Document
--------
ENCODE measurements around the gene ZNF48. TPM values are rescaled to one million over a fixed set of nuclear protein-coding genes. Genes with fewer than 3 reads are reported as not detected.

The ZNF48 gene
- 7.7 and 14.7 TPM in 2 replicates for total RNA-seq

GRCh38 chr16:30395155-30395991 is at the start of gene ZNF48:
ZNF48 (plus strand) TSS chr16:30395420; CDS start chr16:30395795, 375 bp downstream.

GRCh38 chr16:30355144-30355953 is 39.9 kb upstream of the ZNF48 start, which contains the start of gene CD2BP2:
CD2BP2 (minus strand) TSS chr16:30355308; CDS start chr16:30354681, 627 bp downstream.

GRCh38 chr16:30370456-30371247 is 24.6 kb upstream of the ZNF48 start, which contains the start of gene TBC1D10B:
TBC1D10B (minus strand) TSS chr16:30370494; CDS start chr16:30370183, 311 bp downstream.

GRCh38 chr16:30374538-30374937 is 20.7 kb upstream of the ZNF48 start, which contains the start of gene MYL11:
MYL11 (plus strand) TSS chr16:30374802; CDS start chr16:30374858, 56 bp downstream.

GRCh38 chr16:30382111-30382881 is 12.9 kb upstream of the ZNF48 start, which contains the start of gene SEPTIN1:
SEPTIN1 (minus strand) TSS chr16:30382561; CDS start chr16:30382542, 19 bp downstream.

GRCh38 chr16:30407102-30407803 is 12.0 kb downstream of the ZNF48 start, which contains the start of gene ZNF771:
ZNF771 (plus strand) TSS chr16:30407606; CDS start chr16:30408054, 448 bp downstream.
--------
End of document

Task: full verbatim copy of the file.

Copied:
ENCODE measurements around the gene ZNF48. TPM values are rescaled to one million over a fixed set of nuclear protein-coding genes. Genes with fewer than 3 reads are reported as not detected.

The ZNF48 gene
- 7.7 and 14.7 TPM in 2 replicates for total RNA-seq

GRCh38 chr16:30395155-30395991 is at the start of gene ZNF48:
ZNF48 (plus strand) TSS chr16:30395420; CDS start chr16:30395795, 375 bp downstream.

GRCh38 chr16:30355144-30355953 is 39.9 kb upstream of the ZNF48 start, which contains the start of gene CD2BP2:
CD2BP2 (minus strand) TSS chr16:30355308; CDS start chr16:30354681, 627 bp downstream.

GRCh38 chr16:30370456-30371247 is 24.6 kb upstream of the ZNF48 start, which contains the start of gene TBC1D10B:
TBC1D10B (minus strand) TSS chr16:30370494; CDS start chr16:30370183, 311 bp downstream.

GRCh38 chr16:30374538-30374937 is 20.7 kb upstream of the ZNF48 start, which contains the start of gene MYL11:
MYL11 (plus strand) TSS chr16:30374802; CDS start chr16:30374858, 56 bp downstream.

GRCh38 chr16:30382111-30382881 is 12.9 kb upstream of the ZNF48 start, which contains the start of gene SEPTIN1:
SEPTIN1 (minus strand) TSS chr16:30382561; CDS start chr16:30382542, 19 bp downstream.

GRCh38 chr16:30407102-30407803 is 12.0 kb downstream of the ZNF48 start, which contains the start of gene ZNF771:
ZNF771 (plus strand) TSS chr16:30407606; CDS start chr16:30408054, 448 bp downstream.